Tag Archives: Holy Land

These are far more than mere ‘friends’

This blog features commentary on “politics, policy and life experience,” but you likely know that already. I want to talk in this post about the third of those items.

I want to share a life experience with you in two parts.

The first part involves an event that occurred 10 years ago this month. I had a wonderful chance today to relive that moment with four of my best friends in this whole world.

I want to back up just briefly to a time prior to that experience.

The Rotary Club of Amarillo, of which I was a member, is part of a West Texas district that runs from the top of the Panhandle to the Permian Basin. In 2008, the district leadership paired up with another district in Israel. Rotary International, the worldwide governing body of the civic organization, had established a program called Group Study Exchange. It charged each district that took part to select a team leader to take a group of young professionals to the partner district.

That year, our Rotary district decided it would send a team to Israel. It needed a Rotary member to lead that team. I applied for the position. I interviewed for it. The committee that heard my pitch — along with those of three other Rotary members — selected me to lead that team.

My first task was to select four non-Rotary members to join the team that would travel to Israel for four weeks in May and June 2009. I completed that task. I selected three young women and a young man to make that journey. They are pictured with this blog post.

Fernando, Aida, Katheryn, Shirley and I then trained for several weeks. We learned the customs of Israel. We sought to acquaint ourselves with the nature of the country that seems to be in the news almost weekly. Often, the news is grim, filled combat, turmoil and assorted forms of violence in that volatile region of the world.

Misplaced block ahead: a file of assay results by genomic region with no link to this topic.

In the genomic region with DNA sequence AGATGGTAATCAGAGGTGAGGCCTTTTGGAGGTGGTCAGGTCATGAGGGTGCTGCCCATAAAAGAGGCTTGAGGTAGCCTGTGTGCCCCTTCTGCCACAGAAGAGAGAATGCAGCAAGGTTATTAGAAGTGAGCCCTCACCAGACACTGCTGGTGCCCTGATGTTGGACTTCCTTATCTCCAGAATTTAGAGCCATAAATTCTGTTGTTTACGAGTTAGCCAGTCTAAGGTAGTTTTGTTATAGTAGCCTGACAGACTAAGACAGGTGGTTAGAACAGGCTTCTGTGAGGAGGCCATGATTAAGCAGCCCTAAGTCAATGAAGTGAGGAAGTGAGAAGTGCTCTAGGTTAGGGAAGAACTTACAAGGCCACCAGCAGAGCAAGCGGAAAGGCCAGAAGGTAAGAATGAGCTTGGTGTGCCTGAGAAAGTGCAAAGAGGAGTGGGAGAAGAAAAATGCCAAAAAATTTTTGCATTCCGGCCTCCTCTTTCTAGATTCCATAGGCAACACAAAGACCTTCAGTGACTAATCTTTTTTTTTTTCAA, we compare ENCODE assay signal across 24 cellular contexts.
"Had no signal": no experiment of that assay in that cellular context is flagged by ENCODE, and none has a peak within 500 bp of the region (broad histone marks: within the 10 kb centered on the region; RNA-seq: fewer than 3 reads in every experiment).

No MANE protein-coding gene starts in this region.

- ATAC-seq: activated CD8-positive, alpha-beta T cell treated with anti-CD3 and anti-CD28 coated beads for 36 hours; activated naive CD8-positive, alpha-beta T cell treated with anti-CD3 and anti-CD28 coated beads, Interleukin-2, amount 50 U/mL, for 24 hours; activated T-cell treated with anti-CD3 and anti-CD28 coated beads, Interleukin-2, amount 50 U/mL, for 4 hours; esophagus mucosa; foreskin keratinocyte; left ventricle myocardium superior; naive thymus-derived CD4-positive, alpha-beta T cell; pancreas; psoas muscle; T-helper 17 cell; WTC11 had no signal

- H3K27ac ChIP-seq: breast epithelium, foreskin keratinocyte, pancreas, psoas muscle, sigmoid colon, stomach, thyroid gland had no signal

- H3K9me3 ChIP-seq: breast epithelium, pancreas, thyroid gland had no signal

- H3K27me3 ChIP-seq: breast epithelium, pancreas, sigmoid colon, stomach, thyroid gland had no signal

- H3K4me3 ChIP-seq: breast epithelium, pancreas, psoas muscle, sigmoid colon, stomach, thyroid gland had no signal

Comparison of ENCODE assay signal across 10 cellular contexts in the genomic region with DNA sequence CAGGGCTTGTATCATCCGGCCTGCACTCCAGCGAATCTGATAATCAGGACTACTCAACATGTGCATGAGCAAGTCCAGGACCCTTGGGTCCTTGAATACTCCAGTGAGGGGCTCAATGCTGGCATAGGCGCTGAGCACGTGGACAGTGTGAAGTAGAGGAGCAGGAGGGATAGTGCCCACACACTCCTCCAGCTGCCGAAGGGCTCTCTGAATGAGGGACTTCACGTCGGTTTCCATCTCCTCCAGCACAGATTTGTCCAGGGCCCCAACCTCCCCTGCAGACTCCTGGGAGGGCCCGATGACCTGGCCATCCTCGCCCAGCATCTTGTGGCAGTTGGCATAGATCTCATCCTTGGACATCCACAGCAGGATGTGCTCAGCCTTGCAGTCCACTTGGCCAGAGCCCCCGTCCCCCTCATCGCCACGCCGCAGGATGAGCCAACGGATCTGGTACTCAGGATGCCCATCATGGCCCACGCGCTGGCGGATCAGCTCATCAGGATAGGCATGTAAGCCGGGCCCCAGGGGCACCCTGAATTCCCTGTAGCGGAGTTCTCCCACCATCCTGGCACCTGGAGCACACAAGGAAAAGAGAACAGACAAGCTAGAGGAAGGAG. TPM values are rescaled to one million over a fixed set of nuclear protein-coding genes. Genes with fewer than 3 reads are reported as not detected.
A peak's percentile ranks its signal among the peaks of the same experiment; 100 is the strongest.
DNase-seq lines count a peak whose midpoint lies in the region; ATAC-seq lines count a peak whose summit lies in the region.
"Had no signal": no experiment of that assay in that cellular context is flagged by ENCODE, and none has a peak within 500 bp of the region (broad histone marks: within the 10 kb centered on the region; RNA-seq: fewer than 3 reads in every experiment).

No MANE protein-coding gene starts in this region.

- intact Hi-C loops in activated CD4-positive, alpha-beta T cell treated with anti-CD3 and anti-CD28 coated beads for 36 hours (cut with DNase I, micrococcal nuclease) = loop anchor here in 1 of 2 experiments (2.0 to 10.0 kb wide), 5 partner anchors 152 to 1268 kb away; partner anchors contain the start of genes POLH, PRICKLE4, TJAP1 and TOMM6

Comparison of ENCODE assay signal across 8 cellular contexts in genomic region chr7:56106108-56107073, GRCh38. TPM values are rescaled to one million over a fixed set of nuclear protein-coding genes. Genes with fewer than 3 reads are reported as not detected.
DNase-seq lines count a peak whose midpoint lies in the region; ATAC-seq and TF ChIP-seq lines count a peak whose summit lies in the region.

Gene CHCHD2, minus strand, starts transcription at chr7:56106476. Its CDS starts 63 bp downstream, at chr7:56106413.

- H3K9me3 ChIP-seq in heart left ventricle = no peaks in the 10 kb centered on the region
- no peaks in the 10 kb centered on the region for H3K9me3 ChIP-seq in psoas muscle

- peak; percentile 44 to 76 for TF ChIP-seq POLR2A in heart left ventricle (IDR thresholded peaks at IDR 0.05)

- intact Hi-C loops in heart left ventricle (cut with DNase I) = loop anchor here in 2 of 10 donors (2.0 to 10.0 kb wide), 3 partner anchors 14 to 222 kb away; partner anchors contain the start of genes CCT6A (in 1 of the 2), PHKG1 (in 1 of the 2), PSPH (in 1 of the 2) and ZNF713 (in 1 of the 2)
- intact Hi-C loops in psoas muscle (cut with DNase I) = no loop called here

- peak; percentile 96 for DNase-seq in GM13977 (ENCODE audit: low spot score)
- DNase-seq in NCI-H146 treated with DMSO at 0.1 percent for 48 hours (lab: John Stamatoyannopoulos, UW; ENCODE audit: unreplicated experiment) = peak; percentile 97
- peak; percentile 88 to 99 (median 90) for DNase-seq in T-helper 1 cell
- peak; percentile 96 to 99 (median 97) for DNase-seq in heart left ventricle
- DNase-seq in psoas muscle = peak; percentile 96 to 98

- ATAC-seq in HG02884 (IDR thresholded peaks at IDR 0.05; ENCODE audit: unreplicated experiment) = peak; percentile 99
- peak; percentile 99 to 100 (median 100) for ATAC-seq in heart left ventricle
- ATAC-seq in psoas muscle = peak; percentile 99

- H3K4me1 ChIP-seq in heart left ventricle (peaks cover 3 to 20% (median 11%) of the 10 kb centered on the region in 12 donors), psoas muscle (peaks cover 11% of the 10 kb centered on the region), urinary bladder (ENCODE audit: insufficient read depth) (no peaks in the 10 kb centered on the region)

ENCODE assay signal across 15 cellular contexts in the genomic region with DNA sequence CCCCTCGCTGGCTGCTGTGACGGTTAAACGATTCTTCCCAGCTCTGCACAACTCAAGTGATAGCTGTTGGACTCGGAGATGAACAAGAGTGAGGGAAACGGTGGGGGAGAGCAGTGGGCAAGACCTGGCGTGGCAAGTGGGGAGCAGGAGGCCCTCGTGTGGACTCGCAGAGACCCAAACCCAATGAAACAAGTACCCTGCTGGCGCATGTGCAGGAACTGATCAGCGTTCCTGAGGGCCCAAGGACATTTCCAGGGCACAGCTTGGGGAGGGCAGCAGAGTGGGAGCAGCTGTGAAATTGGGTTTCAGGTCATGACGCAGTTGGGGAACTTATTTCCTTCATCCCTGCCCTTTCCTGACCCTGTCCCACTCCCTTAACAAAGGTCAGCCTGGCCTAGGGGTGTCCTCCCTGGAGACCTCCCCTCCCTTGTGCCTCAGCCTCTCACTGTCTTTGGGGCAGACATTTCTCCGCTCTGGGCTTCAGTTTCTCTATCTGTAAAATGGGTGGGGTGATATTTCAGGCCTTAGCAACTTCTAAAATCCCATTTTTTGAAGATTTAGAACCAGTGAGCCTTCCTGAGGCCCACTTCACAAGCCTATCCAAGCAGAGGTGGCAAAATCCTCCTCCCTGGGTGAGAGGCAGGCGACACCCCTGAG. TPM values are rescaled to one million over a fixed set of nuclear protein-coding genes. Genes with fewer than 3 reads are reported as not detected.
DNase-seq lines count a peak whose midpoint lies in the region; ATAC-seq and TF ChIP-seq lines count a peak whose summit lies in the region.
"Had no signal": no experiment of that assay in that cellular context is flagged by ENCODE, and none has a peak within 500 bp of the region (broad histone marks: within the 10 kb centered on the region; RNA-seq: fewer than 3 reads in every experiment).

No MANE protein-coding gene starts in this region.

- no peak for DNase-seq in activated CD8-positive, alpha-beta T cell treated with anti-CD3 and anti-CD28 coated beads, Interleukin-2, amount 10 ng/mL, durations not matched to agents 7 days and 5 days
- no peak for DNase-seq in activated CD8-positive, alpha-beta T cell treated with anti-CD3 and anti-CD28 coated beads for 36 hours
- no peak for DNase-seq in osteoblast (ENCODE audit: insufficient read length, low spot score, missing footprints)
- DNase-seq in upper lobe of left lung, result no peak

We were sufficiently trained over time. Then we took off from Amarillo’s airport. These four individuals would meet with professionals in Israel, share experiences and knowledge with them. Thus, the name of the program was brought into play.

We spent four weeks traveling through Israel, seeing the country from top to bottom — Nahariya to Eilat and everywhere in between; we sampled their cuisine; we visited holy sites; we stayed with families that opened their homes to us; we saw a marvelous nation up close and in a way that most foreigners never get to see it.

After a month in Israel, we came home. We went our separate ways. We have stayed in touch, however, over the past decade.

Which brings me to the second point of this blog post.

We have maintained friendships unlike any other I have ever known in my nearly 70 years on this good Earth.

And today, we gathered at the home of one of our team members to salute each other, to remember that marvelous journey, to express our love for each other and to revel in what I believe is the rare fete of continuing the relationship that began when we met as total strangers a decade ago.

In my more than 20 years in Rotary, I have met many Group Study Exchange team members and team leaders. They all tell me the essentially the same thing: Their relationships ended when their tours ended. They went home and rarely have shared any time together upon their return.